Housing developer not off the hook despite CA ruling-A A +A
Monday, February 18, 2013
MANILA -- Globe Asiatique owner Delfin Lee can still be brought to justice for allegedly using ghost borrowers and fake documents to obtain over P6.5 billion in loans from the Home Mutual Development Fund (Pag-IBIG Fund) in 2009.
The development came after the Court of Appeals former special tenth division on February 11 only nullified the warrant of arrest for syndicated estafa against Lee’s co-accused, GA documentation head Cristina Sagun.
Syndicated estafa takes five people acting in conspiracy but with Sagun now being delisted from the charge sheet filed before a Pampanga court, Lee and three others may only be indicted for simple estafa, which is a bailable offense.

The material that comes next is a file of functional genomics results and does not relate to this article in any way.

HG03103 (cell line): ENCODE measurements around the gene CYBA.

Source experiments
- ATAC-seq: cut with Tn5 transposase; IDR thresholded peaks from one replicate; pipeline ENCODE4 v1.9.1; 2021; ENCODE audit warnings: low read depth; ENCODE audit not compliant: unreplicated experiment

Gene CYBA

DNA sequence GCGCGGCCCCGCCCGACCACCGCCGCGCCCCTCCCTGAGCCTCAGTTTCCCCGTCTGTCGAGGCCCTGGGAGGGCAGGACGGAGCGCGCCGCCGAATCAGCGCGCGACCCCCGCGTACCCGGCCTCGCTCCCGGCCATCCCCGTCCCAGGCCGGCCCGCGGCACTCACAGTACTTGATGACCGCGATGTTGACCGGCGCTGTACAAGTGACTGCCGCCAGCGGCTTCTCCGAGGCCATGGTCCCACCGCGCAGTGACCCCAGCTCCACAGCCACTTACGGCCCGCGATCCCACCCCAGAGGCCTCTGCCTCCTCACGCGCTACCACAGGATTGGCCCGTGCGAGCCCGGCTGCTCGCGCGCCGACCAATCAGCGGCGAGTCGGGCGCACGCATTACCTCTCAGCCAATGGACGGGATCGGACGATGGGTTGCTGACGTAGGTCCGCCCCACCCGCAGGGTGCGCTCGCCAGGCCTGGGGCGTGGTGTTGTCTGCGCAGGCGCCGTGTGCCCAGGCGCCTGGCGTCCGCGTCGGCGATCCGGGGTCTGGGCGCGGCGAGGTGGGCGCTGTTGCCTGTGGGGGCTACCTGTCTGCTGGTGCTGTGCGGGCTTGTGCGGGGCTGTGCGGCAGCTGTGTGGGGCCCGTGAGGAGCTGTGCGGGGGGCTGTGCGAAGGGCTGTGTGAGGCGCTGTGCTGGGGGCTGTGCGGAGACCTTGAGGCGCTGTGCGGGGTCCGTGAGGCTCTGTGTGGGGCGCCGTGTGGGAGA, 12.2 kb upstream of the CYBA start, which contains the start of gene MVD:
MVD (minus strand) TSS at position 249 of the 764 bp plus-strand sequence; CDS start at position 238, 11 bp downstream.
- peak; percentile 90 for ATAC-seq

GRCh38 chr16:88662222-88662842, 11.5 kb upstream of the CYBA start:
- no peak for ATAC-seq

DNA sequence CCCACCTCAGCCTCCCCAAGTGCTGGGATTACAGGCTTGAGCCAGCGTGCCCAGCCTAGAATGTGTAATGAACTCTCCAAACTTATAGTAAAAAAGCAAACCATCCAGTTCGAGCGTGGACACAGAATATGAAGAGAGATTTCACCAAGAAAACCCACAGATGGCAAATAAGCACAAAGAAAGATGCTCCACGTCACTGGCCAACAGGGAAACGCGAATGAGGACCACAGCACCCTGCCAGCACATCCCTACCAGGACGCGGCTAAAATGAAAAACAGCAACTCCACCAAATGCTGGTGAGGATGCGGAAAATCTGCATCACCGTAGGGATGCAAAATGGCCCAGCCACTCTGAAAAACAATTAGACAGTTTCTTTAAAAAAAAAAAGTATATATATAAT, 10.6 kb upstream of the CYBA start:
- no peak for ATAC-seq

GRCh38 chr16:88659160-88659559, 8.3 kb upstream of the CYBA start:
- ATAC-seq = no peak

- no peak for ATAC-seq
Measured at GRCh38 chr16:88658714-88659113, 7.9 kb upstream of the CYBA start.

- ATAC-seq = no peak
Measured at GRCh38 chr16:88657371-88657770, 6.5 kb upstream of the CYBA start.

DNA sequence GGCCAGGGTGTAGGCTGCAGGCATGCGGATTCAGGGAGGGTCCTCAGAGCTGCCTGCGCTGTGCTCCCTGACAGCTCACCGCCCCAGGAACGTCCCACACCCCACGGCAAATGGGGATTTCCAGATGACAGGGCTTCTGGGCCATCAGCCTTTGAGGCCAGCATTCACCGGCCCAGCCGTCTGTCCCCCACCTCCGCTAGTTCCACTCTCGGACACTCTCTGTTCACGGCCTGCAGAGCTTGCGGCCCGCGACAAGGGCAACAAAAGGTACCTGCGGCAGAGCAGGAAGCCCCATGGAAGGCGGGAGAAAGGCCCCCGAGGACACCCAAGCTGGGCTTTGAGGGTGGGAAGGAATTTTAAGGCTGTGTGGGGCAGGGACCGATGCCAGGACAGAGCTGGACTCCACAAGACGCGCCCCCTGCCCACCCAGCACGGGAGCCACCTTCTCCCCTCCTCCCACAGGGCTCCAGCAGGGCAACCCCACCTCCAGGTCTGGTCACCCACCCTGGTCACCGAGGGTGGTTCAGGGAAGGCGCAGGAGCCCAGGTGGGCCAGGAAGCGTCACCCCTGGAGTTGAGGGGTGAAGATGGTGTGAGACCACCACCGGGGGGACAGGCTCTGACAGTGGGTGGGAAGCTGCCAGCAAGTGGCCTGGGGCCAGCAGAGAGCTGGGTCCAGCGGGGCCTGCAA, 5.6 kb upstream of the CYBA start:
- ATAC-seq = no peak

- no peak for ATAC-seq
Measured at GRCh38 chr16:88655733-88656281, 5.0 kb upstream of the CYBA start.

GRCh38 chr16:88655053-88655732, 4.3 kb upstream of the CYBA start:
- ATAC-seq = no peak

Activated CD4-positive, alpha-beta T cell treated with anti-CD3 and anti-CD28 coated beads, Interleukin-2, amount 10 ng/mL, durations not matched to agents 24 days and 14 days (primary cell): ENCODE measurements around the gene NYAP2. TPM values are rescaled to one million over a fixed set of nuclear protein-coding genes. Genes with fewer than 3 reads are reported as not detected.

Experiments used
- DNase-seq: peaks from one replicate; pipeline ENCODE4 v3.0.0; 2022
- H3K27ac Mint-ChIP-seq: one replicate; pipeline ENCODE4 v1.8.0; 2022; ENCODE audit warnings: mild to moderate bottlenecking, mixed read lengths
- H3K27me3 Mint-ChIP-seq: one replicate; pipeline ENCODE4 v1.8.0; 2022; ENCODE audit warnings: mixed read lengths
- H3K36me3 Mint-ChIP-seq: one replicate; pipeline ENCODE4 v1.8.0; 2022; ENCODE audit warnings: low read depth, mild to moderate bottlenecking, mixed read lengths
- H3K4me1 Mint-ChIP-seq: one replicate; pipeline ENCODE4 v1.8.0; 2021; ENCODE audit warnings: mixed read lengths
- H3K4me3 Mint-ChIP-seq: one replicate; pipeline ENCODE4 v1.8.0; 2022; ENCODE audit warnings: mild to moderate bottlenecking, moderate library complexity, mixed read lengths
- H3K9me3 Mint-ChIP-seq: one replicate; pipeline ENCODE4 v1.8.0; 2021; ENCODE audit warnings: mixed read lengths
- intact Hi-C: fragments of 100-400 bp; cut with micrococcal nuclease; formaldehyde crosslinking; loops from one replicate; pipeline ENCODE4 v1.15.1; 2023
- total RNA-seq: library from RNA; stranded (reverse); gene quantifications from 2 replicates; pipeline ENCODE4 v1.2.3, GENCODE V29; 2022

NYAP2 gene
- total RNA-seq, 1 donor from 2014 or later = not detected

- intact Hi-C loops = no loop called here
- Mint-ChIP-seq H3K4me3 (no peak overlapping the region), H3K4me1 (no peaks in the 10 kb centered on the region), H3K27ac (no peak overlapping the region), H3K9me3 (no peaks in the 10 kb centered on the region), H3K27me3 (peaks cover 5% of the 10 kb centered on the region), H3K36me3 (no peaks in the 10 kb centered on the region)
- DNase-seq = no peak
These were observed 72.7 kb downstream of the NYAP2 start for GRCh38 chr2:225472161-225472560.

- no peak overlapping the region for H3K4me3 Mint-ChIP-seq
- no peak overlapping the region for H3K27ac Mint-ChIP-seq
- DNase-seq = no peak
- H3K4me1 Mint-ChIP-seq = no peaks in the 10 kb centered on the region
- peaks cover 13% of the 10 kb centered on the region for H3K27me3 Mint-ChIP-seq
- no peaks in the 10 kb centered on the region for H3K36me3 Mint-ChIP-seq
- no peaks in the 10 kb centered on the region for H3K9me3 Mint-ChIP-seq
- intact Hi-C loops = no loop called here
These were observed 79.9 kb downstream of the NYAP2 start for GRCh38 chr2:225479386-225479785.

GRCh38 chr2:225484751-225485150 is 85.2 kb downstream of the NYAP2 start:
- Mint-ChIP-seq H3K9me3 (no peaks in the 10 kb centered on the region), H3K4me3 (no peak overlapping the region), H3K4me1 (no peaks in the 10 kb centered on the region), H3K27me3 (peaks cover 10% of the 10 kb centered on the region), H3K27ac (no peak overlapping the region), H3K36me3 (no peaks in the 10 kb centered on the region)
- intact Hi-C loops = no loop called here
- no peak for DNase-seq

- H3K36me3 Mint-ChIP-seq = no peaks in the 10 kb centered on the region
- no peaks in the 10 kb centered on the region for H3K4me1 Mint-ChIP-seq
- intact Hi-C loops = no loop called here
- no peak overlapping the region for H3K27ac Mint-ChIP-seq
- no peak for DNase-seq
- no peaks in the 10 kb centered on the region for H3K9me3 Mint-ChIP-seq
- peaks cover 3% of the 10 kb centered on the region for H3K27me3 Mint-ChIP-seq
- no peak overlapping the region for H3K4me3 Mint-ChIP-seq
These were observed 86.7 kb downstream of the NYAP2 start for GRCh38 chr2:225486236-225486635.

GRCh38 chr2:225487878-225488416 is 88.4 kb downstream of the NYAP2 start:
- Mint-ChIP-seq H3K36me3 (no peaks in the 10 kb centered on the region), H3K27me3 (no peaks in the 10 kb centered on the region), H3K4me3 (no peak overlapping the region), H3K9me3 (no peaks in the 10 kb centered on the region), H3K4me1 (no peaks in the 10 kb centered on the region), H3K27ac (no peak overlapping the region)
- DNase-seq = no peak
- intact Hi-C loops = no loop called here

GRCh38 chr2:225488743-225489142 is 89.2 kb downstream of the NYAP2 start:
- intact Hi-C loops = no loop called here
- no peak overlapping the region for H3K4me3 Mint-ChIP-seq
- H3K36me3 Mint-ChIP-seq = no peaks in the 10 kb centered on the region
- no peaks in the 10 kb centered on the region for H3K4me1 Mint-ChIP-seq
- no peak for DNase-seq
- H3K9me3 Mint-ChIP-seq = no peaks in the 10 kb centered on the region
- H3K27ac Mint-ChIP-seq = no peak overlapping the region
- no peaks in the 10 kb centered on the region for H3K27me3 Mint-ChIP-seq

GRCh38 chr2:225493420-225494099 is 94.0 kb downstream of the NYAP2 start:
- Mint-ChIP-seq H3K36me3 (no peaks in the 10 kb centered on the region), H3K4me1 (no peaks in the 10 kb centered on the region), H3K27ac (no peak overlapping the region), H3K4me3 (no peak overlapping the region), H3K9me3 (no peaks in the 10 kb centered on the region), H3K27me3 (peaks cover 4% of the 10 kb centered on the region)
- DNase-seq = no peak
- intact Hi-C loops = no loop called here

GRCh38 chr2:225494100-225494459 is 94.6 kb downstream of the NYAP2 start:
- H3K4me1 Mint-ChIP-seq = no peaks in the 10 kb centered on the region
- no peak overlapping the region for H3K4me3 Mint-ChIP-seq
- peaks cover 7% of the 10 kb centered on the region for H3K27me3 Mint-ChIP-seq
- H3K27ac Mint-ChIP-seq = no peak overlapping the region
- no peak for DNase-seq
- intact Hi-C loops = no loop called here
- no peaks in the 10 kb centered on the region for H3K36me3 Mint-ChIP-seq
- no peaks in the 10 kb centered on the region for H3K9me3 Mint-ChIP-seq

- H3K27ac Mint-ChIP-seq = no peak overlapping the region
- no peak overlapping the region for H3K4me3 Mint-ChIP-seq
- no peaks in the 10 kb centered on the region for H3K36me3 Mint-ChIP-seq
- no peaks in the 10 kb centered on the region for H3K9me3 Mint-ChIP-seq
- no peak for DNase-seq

The downgraded charges will also allow Lee, who has gone into hiding, to secure temporary liberty while the case is being heard.
The decision penned by Associate Justice Angelita Gacutan quashed the motions for reconsideration filed by the Department of Justice, National Bureau of Investigation and Pag-IBIG.
"[W]e find the matter raised in the said motions to be mere rehash of the previous arguments of the movants which have been sufficiently passed upon by this court in its decision dated October 5, 2012," the decision read.
The CA said it Sagun had no actual knowledge of the fraudulent loans made by GA.
Vice President Jejomar Binay, who supervises Pag-IBIG, said he has directed the agency to confer with the DOJ and the Office of the Solicitor General and immediately file an appeal before the Supreme Court once it receives a copy of the CA decision.
Binay is the chair of the Pag-IBIG Board of Trustees.
“We owe it not only to the victims of Delfin Lee but to all the members of Pag-IBIG to pursue this case. Those who are responsible for this scam should be brought to justice,” he said. (Virgil Lopez/Sunnex)